What does the caret operand in Excel do to a range when it is followed by some other numbers in brackets? For example lets say we have the following table:

      A    B    C
1    1.5   0    0
2   -0.5   0    0
3    4     0    0
4    5     0    0

Then, what is the following formula doing?

= A1:A4^{1,2,3}
  • -1 You should have tried the formula before writing it. And as an answer pointed out, your formula gives an error. Even the first part of it =A1:A4 gives an error. By the way I notice that 2^{3,4,5,6,7} seems to do the same as 2^{3} so the numbers listed after the first number in the curly brackets don't seem to have any affect there – barlop Mar 4 '15 at 19:36
  • caret is for "to the power of" a.k.a exponent / index / order. – barlop Mar 4 '15 at 19:38
  • 22
    @barlop You might want to reconsider your downvote. There is a sensible way to use this formula that is completely opaque to a non-experienced Excel user -- see my answer. – Excellll Mar 4 '15 at 19:51
  • 3
    @Excellll ok i'll check it out, interested to try your ans. i've removed my downvote – barlop Mar 4 '15 at 19:57

The caret signifies a power operation. The curly bracketed expression, {1,2,3}, is an array containing the values 1, 2, and 3.

As noted by @JasonClement, this formula only returns a value when entered as an array formula with Ctrl+Shift+Enter. As an array formula, the result is a 4-by-3 matrix containing the values below.

A1^1  A1^2  A1^3
A2^1  A2^2  A2^3
A3^1  A3^2  A3^3
A4^1  A4^2  A4^3

When entered in a single cell, however, only the top-left value of the matrix is returned.

The secret to this formula is that it must be entered as a single formula into a range the same size as the matrix. To do this, select an empty 4-by-3 range, e.g. D1:F4. Without changing the selection, click in the formula bar and type the formula. Then press Ctrl+Shift+Enter. You'll see the full matrix of results printed in the range you selected.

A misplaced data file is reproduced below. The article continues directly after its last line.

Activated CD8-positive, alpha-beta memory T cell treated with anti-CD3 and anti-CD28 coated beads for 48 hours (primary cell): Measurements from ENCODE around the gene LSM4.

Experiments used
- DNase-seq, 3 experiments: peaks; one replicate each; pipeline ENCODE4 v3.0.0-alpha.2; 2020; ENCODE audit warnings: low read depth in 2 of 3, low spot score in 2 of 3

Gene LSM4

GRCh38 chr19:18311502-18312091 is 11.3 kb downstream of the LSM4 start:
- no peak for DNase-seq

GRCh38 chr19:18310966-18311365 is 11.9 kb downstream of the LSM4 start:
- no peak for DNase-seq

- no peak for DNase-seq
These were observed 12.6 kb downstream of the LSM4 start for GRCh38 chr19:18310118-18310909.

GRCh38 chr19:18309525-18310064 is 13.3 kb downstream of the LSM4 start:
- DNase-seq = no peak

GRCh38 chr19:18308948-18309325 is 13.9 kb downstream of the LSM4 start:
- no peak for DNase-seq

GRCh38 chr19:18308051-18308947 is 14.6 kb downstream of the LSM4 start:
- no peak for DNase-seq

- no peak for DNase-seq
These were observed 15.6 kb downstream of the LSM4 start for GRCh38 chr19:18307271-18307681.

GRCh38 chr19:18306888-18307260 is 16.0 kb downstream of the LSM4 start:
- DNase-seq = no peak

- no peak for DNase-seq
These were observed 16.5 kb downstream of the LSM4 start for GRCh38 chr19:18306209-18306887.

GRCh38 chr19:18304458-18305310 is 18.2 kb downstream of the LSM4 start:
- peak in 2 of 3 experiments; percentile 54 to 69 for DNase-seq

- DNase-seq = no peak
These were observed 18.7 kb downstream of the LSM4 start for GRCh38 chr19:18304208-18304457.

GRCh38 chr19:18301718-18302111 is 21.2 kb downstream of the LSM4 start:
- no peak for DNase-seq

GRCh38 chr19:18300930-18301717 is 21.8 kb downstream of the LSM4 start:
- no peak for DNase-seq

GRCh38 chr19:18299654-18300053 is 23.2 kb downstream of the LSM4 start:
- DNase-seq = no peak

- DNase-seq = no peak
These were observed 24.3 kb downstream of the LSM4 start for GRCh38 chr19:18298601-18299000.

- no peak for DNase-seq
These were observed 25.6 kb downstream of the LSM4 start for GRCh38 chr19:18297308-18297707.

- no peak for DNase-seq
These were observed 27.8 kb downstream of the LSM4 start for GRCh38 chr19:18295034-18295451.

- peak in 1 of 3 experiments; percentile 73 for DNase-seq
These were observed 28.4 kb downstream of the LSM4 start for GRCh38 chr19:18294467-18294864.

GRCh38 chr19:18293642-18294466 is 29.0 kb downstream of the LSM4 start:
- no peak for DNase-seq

enter image description here

  • Thank you very much for your complete response. Actually this formula was part of another formula which was supposed to calculate the coefficients of a polynomial curve fitting. – Kevin Bell Mar 5 '15 at 0:01
  • 5
    The first part of this question that I read was its title (duh), which says “What does “A1:A4^{1,2,3}” mean in an Excel formula?” It can be used as a parameter to a worksheet function (in a single cell). For example, if A1 contains 100 and A2 contains 2, then =SUM(A1:A2^{1,2,3}) (as an array formula) evaluates to 1010114, which is 100+100²+100³+2+2²+2³ (1010100+14). – G-Man Says 'Reinstate Monica' Mar 5 '15 at 2:09

The caret operator is for specifying an exponent. For instance, 2^4 will return 2 to the 4th power (2*2*2*2), which is 16.

Curly brackets like this are a way of defining an array, which could be used wherever a range could also be specified. For instance, using the INDEX formula with an array like so: =INDEX({2,5,7,9}, 4) will return the 4th item in the array: 9.

I have no idea what this formula is attempting to do. As it is, it results in an error. You can enter it as an array formula by pressing CTRL and SHIFT while pressing ENTER, but that will only return the value of the first cell (A1) raised to the first value in the given array (1), which is the same as 1.5 to the 1st power, which is 1.5.


Your Answer

By clicking “Post Your Answer”, you agree to our terms of service, privacy policy and cookie policy

Not the answer you're looking for? Browse other questions tagged or ask your own question.